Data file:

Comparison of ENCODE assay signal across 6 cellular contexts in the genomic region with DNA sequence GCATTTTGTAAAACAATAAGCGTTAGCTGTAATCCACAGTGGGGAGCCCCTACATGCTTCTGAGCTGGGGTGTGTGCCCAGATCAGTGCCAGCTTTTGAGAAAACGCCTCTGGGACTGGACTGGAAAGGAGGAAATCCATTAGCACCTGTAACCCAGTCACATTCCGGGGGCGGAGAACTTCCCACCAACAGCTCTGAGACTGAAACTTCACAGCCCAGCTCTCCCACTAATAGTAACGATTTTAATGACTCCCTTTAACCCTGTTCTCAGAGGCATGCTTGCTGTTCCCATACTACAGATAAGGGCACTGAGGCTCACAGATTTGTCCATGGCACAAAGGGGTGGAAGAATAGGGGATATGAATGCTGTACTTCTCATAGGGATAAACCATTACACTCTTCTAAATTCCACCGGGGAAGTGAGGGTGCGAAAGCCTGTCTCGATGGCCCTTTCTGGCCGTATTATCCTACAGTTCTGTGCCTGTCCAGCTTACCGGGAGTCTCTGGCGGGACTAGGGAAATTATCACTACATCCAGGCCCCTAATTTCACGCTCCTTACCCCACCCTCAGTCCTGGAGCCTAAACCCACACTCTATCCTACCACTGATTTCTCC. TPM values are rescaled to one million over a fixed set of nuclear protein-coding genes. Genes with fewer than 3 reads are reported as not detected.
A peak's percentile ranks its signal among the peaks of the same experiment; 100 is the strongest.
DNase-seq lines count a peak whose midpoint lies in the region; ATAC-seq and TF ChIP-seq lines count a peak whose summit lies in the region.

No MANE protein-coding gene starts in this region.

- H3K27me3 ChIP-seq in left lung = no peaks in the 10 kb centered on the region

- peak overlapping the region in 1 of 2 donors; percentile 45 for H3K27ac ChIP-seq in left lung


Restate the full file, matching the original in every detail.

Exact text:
Comparison of ENCODE assay signal across 6 cellular contexts in the genomic region with DNA sequence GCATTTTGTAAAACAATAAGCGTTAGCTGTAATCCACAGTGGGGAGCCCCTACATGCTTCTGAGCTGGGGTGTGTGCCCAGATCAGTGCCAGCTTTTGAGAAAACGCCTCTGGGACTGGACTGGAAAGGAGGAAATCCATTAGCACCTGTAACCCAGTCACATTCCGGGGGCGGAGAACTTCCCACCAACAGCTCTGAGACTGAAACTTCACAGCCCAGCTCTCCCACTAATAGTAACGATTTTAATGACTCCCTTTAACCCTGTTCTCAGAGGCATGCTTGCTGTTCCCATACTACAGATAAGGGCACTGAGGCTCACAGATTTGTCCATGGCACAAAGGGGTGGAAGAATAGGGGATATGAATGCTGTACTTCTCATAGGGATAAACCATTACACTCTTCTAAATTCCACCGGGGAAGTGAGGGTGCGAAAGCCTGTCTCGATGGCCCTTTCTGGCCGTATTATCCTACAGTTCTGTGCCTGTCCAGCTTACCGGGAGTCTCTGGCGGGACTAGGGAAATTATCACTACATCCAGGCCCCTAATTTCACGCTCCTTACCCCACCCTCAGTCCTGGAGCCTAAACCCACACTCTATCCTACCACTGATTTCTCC. TPM values are rescaled to one million over a fixed set of nuclear protein-coding genes. Genes with fewer than 3 reads are reported as not detected.
A peak's percentile ranks its signal among the peaks of the same experiment; 100 is the strongest.
DNase-seq lines count a peak whose midpoint lies in the region; ATAC-seq and TF ChIP-seq lines count a peak whose summit lies in the region.

No MANE protein-coding gene starts in this region.

- H3K27me3 ChIP-seq in left lung = no peaks in the 10 kb centered on the region

- peak overlapping the region in 1 of 2 donors; percentile 45 for H3K27ac ChIP-seq in left lung